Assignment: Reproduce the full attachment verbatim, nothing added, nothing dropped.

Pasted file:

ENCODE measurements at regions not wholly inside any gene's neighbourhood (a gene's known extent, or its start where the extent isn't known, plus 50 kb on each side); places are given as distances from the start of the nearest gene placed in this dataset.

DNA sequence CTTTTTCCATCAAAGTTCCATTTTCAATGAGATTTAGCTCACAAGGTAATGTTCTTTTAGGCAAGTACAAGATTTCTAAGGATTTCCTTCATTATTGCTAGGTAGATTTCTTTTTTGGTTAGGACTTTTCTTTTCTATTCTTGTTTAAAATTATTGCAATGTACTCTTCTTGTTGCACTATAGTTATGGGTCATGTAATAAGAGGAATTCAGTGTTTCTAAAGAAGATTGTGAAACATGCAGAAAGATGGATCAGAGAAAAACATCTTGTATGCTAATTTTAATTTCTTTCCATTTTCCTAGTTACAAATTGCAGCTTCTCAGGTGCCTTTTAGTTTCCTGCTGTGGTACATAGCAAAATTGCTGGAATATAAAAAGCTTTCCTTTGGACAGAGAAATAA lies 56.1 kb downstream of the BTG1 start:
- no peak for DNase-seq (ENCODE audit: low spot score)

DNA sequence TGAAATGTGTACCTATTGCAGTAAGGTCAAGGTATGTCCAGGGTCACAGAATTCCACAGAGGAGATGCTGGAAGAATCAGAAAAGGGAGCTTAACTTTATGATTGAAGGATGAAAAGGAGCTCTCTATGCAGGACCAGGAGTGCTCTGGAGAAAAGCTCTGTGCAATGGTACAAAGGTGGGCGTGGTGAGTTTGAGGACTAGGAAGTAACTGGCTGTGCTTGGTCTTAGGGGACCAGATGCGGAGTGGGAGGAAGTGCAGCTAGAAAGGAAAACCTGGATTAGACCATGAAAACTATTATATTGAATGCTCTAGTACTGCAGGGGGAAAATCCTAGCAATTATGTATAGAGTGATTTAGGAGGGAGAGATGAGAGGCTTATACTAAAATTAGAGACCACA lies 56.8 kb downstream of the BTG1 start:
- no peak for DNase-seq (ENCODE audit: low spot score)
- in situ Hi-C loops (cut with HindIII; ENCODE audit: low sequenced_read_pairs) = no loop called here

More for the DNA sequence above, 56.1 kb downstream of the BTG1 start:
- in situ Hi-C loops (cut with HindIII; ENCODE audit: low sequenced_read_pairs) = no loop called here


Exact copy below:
ENCODE measurements at regions not wholly inside any gene's neighbourhood (a gene's known extent, or its start where the extent isn't known, plus 50 kb on each side); places are given as distances from the start of the nearest gene placed in this dataset.

DNA sequence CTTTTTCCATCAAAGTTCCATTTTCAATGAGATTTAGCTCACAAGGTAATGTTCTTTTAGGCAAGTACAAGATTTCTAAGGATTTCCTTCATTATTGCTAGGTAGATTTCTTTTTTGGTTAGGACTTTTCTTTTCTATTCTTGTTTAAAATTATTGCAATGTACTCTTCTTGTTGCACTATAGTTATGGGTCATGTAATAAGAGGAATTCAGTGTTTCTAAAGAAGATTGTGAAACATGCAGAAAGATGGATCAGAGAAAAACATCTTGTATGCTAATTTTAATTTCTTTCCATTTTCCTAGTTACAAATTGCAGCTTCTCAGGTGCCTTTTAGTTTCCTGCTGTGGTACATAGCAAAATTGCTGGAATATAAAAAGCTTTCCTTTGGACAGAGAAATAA lies 56.1 kb downstream of the BTG1 start:
- no peak for DNase-seq (ENCODE audit: low spot score)

DNA sequence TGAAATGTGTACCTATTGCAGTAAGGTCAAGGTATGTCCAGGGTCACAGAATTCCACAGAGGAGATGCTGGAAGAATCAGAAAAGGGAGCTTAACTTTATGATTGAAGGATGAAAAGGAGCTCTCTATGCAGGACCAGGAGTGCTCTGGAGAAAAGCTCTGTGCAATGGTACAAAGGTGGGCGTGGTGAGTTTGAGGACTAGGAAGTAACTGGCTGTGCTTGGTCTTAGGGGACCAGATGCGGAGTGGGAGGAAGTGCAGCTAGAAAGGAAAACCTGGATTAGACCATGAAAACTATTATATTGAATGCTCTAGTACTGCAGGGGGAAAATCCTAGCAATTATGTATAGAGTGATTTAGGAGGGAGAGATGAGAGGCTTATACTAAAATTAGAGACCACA lies 56.8 kb downstream of the BTG1 start:
- no peak for DNase-seq (ENCODE audit: low spot score)
- in situ Hi-C loops (cut with HindIII; ENCODE audit: low sequenced_read_pairs) = no loop called here

More for the DNA sequence above, 56.1 kb downstream of the BTG1 start:
- in situ Hi-C loops (cut with HindIII; ENCODE audit: low sequenced_read_pairs) = no loop called here